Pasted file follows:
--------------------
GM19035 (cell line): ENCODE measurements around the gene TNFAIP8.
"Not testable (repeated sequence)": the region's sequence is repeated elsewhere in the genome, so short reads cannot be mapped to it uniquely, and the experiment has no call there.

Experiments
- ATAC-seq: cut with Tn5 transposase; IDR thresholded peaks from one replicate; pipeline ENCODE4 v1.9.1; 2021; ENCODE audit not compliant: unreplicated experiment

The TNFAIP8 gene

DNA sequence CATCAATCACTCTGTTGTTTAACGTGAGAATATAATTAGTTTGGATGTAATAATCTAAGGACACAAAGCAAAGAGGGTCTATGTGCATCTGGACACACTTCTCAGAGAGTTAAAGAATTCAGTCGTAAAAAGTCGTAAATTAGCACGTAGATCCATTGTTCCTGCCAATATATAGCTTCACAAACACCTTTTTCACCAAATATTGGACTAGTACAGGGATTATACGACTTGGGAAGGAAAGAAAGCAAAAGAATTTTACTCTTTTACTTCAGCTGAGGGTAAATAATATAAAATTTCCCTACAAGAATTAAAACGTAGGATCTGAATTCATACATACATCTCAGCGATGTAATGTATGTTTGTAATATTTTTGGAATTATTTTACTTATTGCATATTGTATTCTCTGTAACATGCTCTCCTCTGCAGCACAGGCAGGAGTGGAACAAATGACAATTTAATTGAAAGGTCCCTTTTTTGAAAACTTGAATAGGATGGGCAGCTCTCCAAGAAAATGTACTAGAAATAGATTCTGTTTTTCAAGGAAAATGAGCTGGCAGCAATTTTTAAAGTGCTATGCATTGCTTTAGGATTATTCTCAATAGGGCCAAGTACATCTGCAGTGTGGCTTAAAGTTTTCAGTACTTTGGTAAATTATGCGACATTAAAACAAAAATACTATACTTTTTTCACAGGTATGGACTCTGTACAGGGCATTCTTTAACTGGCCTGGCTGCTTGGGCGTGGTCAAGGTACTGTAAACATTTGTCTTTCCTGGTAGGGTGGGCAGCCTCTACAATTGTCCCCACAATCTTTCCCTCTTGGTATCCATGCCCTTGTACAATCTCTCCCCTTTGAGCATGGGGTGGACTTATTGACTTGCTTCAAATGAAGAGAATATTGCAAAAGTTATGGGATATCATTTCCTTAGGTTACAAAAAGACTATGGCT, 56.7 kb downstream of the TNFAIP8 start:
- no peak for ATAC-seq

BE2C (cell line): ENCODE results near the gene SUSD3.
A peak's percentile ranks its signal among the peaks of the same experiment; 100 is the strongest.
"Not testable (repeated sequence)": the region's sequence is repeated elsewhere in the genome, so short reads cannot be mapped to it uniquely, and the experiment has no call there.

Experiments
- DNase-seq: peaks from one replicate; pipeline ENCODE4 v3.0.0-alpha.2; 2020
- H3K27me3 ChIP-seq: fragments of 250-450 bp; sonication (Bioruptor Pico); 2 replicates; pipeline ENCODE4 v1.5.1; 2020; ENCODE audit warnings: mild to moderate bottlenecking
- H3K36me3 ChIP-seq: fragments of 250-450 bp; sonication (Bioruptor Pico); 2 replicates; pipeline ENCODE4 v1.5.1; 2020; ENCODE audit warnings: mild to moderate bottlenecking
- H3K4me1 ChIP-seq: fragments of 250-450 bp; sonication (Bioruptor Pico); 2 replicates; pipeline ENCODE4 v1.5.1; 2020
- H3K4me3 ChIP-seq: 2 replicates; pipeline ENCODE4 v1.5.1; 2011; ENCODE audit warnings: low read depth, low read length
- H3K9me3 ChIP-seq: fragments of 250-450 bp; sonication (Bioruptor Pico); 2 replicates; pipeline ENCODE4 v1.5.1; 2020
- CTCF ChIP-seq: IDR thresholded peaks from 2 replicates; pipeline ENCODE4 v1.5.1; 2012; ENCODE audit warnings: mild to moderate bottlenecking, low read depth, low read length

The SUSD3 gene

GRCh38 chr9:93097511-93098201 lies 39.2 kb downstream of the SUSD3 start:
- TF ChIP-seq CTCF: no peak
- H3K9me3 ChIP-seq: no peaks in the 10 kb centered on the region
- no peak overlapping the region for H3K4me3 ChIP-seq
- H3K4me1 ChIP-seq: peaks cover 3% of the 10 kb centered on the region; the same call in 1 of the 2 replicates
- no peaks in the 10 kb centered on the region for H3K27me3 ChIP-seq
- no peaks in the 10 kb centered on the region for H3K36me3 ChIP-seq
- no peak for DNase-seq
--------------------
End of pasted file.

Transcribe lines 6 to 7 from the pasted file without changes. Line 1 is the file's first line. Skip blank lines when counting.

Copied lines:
DNA sequence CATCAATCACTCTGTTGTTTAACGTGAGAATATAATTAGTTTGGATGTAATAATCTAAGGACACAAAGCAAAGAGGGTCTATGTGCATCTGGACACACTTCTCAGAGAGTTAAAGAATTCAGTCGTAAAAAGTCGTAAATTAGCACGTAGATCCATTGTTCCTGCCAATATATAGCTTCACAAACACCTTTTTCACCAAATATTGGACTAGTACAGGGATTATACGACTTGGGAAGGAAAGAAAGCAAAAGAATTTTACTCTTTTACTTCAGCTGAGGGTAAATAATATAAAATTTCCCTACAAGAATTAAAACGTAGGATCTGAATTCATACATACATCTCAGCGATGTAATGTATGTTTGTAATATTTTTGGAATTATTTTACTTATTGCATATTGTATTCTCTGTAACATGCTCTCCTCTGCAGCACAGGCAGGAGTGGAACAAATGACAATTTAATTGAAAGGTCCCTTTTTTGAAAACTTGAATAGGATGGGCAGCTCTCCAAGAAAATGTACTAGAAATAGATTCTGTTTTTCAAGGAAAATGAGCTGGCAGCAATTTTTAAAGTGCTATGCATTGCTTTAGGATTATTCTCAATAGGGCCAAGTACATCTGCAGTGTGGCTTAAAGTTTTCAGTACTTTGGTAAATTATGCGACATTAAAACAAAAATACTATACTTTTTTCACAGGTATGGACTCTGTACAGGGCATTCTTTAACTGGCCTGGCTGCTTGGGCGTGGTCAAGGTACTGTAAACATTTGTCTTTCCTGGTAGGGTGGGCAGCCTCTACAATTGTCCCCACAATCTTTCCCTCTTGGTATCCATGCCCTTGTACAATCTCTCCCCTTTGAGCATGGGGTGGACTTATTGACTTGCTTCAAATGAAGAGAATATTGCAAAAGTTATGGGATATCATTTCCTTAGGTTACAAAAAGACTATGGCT, 56.7 kb downstream of the TNFAIP8 start:
- no peak for ATAC-seq